Proper training is important for keeping a robotic welding system running successfully and profitably in the long term. Robot integrators and other equipment manufacturers often offer training as part of the implementation process. This training provides welding operators with a knowledge of robotic welding in general, as well as providing the information they need to operate the robot effectively for the application at hand. A well-trained operator will also be able to determine ways to maximize the efficiency of the robotic weld cell. They do this by troubleshooting and resolving issues quickly, keeping the robot online and supporting greater productivity and cost savings.

Close up of robotic welding arc
Proper training is important for keeping a robotic welding system running successfully and profitably in the long term. Robot integrators and other equipment manufacturers often offer training as part of the implementation process.

Likewise, train welding operators to implement PM for the robotic gas metal arc welding (GMAW) gun to gain longer life, reduce downtime and achieve more arc-on time. Regularly check that the gun connections, consumables and power pin are secure. Look for any signs of power cable wear and replace if necessary.Training geared toward the preventive maintenance (PM) of a robotic welding system and the weld cell is also key. For example, spatter build-up on the robotic welding gun can cause grounding issues and build-up on tooling may lead to dimensional movement of the steel from cycle to cycle. The latter can block the datum placements causing gun reach issues. In a worse-case scenario, spatter builds up on equipment over time, creating solid formations that are difficult to remove and prevent the re-use of the equipment. To avoid these problems, train operators to follow a regular cleaning schedule for the weld cell and the equipment.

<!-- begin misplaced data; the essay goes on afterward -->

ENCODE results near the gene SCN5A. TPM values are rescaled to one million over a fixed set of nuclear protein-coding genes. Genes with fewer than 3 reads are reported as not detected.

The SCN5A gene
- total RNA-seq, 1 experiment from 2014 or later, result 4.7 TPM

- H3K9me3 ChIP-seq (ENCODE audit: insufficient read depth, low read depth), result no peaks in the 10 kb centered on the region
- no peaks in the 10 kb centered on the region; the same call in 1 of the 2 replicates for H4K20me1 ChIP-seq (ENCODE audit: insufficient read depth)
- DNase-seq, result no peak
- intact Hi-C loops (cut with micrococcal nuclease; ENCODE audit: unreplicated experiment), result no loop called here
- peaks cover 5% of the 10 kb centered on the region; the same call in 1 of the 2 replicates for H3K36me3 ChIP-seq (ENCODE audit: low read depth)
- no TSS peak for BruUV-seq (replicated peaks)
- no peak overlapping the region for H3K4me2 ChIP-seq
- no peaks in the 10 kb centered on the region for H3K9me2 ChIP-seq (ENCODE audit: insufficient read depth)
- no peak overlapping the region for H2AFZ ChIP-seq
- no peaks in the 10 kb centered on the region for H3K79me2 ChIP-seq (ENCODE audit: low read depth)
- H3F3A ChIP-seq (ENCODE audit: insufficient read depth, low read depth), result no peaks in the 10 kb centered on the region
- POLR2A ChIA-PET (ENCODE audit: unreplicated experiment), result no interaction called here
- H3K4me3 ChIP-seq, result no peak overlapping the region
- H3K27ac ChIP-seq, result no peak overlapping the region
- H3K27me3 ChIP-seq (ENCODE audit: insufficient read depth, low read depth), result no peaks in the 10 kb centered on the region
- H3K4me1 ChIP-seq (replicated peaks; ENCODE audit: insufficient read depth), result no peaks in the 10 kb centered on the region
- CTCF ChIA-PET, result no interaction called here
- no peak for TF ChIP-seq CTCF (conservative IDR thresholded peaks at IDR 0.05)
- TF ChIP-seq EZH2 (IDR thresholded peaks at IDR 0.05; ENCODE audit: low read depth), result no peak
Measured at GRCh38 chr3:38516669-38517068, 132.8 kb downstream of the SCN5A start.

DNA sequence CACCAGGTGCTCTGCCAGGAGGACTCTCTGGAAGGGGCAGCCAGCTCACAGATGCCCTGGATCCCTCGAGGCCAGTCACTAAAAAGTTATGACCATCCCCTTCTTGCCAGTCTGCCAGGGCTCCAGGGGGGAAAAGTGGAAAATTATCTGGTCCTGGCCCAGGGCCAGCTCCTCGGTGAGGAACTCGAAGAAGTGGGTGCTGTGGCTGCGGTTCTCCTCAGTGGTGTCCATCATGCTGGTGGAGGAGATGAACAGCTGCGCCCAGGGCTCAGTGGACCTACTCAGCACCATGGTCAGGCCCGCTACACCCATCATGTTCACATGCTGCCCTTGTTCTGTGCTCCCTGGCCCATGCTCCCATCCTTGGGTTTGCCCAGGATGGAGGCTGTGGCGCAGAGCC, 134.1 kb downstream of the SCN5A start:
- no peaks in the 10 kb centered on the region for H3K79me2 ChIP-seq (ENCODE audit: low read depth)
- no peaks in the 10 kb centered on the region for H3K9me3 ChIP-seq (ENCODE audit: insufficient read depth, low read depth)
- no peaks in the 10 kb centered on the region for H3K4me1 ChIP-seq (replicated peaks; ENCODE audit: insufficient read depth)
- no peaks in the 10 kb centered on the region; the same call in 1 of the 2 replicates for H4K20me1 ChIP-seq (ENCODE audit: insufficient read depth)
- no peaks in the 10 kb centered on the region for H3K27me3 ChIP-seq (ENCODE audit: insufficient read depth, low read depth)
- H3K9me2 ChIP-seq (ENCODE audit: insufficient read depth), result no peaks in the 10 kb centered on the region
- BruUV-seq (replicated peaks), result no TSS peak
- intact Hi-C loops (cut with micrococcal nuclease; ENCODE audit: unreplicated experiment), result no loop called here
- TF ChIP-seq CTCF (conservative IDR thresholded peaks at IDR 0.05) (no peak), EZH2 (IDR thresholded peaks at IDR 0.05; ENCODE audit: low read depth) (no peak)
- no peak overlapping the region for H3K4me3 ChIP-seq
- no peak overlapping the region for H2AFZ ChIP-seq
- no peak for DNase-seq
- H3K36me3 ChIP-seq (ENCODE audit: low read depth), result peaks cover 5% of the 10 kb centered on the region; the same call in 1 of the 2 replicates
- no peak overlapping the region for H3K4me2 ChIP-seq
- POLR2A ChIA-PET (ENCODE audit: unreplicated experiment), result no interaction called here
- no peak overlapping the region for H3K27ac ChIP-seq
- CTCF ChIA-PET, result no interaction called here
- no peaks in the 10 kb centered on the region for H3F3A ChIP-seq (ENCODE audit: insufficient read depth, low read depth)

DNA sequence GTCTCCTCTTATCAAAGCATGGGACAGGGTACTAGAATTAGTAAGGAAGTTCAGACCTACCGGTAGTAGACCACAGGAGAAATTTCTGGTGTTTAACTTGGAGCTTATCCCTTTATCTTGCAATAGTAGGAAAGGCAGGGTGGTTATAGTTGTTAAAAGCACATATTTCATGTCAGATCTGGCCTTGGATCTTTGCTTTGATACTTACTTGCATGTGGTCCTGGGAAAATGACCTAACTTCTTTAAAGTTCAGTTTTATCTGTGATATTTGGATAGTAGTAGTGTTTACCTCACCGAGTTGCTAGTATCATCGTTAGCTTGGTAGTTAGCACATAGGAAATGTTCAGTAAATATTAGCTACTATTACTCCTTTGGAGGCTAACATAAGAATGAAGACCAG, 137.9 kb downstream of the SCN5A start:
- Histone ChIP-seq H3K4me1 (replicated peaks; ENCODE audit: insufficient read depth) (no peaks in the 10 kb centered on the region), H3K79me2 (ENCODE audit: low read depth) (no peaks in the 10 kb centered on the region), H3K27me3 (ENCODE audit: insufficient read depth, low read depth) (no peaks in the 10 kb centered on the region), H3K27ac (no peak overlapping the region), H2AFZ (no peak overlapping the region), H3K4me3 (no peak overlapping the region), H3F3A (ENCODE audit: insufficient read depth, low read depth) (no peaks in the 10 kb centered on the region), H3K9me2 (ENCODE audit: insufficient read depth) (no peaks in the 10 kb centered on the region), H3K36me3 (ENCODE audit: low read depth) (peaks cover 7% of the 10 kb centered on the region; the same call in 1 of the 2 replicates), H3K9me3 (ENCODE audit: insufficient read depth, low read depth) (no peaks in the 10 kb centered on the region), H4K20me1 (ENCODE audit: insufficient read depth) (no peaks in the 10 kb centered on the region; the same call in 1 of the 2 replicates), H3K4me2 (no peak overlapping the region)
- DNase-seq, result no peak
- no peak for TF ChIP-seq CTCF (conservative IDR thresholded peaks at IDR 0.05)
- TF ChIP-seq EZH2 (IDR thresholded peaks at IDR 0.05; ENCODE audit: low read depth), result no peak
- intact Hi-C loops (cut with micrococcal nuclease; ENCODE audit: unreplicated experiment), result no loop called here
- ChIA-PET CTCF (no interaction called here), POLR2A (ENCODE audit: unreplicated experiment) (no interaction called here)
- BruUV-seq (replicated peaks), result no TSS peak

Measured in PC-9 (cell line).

Avoid common mistakes
There are several common mistakes that can negatively affect productivity and quality in a robotic welding system. Knowing how to avoid these can help companies make the most out of the equipment and gain greater success. Consider the following:

1. Implementing the wrong equipment in a robotic welding cell can lead to spending more money than is required. Be sure the power source, robotic GMAW gun and consumables are rated for the application. Doing so helps minimize the risk of premature equipment failures that can lead to unplanned downtime and costly equipment replacement. For example, if a company selects an air-cooled system, but actually requires a water-cooled system for the application, it could incur unnecessary costs to repair or upgrade a failed robotic GMAW gun system that cannot handle the heat.

2. Underutilizing the robotic welding system can prevent companies from realizing their full productivity potential. Robotic welding systems should be programmed to maximize the arc-on time during the weld process cycle. In some cases, it may be possible to have fewer robots that weld for slightly longer cycles. This helps drop the initial implementation costs.